Bladder cancer is the fourth most common cancer in men, but it is less common in women. It accounts for about 5% of all new cancers in the US with 16,000 deaths annually. As with most cancers, genetic history plays a role in determining bladder cancer risk. Aging and cigarette smoking can also increase your risk of getting the disease.
Researchers at Kaiser Permanente in California found that patients who reported cannabis use were 45% less likely to be diagnosed with bladder cancer than patients who did not smoke at all. They compared the risk of bladder problem in more than 83,000 men who smoked tobacco only, marijuana only, or both.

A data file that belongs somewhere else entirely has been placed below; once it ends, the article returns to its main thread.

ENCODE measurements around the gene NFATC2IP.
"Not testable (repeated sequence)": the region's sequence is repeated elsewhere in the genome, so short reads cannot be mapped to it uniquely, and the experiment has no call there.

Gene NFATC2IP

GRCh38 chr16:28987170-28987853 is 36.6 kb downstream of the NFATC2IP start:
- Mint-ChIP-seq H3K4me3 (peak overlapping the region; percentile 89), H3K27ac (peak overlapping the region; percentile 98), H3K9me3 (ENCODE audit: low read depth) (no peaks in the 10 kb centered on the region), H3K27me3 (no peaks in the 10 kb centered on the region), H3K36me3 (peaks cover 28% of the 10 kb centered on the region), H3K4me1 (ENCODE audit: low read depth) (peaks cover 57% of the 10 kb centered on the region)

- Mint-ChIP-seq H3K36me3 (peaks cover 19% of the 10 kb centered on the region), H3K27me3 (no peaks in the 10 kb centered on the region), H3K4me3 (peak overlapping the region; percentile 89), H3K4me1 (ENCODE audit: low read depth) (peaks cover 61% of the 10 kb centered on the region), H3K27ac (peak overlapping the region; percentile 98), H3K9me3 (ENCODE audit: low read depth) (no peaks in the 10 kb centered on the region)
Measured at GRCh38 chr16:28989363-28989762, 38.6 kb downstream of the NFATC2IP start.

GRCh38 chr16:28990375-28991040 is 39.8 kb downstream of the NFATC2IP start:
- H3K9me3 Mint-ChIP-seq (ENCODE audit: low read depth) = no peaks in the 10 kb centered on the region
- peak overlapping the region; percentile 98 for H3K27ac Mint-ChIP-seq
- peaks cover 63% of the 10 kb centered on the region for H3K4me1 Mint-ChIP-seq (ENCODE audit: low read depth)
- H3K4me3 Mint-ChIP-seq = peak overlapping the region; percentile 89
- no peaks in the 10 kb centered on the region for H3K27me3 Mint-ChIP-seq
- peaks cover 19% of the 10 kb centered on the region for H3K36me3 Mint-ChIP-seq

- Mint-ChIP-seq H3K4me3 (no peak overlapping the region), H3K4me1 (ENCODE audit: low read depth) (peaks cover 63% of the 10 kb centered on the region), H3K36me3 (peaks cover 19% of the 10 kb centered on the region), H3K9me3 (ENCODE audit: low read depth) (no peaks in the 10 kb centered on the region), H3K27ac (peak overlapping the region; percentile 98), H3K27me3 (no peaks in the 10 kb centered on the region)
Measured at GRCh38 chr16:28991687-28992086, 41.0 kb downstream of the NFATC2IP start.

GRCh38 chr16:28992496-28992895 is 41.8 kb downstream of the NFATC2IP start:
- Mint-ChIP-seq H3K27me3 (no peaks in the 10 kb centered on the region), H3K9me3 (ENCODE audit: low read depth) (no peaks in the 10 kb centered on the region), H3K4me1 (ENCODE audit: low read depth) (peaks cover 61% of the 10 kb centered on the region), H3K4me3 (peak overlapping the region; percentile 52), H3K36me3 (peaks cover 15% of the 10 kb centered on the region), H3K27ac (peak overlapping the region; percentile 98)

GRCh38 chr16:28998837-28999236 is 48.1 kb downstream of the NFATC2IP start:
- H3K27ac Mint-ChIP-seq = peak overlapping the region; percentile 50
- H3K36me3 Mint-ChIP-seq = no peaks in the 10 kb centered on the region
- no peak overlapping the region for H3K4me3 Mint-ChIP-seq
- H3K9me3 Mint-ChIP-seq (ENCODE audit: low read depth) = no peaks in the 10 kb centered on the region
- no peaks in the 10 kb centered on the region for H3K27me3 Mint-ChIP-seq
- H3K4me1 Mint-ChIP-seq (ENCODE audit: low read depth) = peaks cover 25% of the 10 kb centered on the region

The participants were aged 45 to 69 years. In all, 41% reported using cannabis, 57% reported using tobacco, and 27% reported using both.
According to the study author Dr. Anil A. Thomas, “Cannabis use only was associated with a 45 percent reduction in bladder cancer incidence, and tobacco use only was associated with a 52 percent increase in bladder problem.” Moreover, the researchers emphasized that the full effects of cannabis use are not known, and stated that this study is neither promoting nor condoning the use of marijuana.
“However, our findings demonstrated a reduced incidence of bladder problem among cannabis users which could lead to further investigational studies to determine if cannabinoids, the active components of cannabis, have biologic activity against bladder cancer,” Dr. Thomas added. “Future research may eventually lead to the development of new targeted therapies for patients with bladder cancer.”